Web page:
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Churches United: Outreach organization finds new home

Sarah Einerson, director of Churches United, answers a call in the organization's new office at Mount Zion Church in Nymore. Pioneer Photo/Molly Miron

Members of church denominations in and around Bemidji don't always agree on details of their faith, but they do have in common the mission to reach out to people in need.

In 2002, representatives of several denominations joined to create Churches United to create a better organized method of helping low-income and homeless people.

Now consisting of 30 Bemidji area churches, the organization has outgrown its original quarters at St. Philip's Catholic Church and has moved into a new temporary home in donated office space in Mount Zion Church in Nymore.

"We're happy for our new home, but we're so thankful to St. Philip's where we got started," said Sarah Einerson, Churches United director.

The churches that make up Churches United donate at least $1 per member per year, but almost all the churches donate beyond the agreed-on base contribution. United Way and other service organizations also help with funding.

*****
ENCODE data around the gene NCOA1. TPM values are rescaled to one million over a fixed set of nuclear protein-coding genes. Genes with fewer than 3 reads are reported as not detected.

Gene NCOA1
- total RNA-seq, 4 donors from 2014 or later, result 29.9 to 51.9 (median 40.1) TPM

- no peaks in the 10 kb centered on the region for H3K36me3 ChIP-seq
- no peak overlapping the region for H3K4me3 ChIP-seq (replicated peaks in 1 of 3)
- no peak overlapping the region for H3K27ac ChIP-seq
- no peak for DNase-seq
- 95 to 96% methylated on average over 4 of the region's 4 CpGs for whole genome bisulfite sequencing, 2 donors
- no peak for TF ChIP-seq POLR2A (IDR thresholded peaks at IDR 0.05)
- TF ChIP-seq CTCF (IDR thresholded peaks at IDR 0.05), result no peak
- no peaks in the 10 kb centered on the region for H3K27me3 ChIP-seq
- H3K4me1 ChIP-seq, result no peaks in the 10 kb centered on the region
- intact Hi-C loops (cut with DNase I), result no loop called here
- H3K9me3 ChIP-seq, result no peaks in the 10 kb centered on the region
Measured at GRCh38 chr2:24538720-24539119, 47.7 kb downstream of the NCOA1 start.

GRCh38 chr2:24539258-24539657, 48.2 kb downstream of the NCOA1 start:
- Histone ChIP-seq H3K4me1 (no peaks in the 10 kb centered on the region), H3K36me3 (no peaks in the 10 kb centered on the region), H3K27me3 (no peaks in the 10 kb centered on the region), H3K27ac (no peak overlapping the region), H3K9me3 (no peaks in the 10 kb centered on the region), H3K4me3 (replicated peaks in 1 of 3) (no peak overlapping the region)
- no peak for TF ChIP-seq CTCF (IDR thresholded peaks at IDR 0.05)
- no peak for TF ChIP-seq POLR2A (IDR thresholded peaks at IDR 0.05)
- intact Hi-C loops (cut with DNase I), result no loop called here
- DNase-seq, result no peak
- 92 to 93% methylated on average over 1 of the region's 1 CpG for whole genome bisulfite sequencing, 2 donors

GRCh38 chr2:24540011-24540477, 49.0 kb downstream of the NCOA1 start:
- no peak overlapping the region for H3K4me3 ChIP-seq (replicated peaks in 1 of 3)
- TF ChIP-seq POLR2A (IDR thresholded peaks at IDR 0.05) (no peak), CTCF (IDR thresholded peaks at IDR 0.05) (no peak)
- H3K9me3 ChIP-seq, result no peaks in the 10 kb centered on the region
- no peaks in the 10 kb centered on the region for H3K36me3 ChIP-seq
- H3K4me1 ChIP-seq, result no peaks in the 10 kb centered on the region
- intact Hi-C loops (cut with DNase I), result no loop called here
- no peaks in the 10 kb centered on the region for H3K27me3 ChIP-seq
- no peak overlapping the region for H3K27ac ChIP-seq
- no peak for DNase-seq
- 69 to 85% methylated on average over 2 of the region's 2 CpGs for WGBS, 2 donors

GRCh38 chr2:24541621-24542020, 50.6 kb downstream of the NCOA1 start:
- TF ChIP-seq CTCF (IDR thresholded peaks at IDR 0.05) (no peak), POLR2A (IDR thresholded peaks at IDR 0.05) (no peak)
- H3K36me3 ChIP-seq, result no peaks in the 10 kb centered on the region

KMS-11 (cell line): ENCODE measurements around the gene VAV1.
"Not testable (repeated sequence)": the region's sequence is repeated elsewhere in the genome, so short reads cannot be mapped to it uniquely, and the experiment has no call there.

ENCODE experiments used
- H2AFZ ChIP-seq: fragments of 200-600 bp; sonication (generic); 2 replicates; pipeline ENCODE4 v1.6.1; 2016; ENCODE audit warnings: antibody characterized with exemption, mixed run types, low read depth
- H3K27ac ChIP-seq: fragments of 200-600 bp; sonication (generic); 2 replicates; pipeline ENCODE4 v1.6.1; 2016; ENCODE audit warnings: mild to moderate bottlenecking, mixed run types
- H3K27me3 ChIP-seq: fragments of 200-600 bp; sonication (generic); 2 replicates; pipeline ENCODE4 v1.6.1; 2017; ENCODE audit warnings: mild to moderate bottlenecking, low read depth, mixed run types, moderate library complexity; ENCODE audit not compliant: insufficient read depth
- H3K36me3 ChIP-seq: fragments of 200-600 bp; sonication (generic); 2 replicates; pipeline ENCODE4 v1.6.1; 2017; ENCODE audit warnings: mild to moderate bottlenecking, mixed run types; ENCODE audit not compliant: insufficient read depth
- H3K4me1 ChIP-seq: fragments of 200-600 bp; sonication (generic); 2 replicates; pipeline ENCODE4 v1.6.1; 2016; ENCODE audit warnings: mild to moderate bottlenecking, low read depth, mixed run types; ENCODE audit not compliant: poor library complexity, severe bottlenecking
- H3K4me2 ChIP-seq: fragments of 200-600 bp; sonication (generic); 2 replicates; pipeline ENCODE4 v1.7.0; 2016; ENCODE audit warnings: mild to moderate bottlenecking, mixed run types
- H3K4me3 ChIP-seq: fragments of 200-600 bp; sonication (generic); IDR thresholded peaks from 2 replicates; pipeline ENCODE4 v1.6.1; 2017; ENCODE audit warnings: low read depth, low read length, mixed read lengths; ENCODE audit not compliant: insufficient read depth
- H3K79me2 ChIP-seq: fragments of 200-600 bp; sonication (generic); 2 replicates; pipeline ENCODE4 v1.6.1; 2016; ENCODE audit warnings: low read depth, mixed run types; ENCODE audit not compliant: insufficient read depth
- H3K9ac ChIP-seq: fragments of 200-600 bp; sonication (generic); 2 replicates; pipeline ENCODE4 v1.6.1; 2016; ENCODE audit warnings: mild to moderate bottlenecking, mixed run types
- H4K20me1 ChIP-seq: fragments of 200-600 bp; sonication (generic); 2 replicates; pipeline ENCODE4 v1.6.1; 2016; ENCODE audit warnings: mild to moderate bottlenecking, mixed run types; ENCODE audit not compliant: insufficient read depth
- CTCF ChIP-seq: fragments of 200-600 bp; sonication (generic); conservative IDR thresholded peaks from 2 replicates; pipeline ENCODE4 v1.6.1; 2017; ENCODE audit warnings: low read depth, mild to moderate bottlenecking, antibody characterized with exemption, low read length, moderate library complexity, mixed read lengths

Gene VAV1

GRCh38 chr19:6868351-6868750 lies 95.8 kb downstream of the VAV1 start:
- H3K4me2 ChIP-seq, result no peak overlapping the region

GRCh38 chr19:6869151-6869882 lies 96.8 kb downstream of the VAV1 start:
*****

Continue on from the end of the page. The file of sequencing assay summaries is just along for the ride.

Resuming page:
Einerson said she and organization volunteers are looking for a permanent home closer to downtown Bemidji and hope to make the next move in the spring.

Meanwhile, Churches United operates out of Mount Zion, 414 Lincoln Ave. S.E., with access through the Fifth Street Southeast entrance. Business hours are noon to 4 p.m.

Einerson said she moved to Bemidji five years ago to live with her father, Amos Einerson, who is now 92. She said the part-time position with Churches United, which she took 2½ years ago, gave her the opportunity to combine useful work, outreach into the community with time for volunteer work and recreation.

She said about 12 trained volunteers help with clients' needs, including emergency financial assistance, referrals to area agencies and advocacy. In 2008, Churches United served 1,595 men and women and 2,075 children.

"I love working with the clients," Einerson said, noting that some people make close connections with those helping them.

"I had two clients in the last two weeks bring me their brand-new babies," she said.

She said these people didn't need help at the time, but wanted to share their joy.

Churches United has partnered as a screening agency with Servants of Shelter since 2008 when the churches began opening their doors for winter night accommodations and meals.

In addition to the on-site volunteers, people also donate household goods and baby kits for Churches United to supply clients. This year, the organization also added the Churches United Household Depot to provide beds and other furniture.

"People are being really creative about it," Einerson said.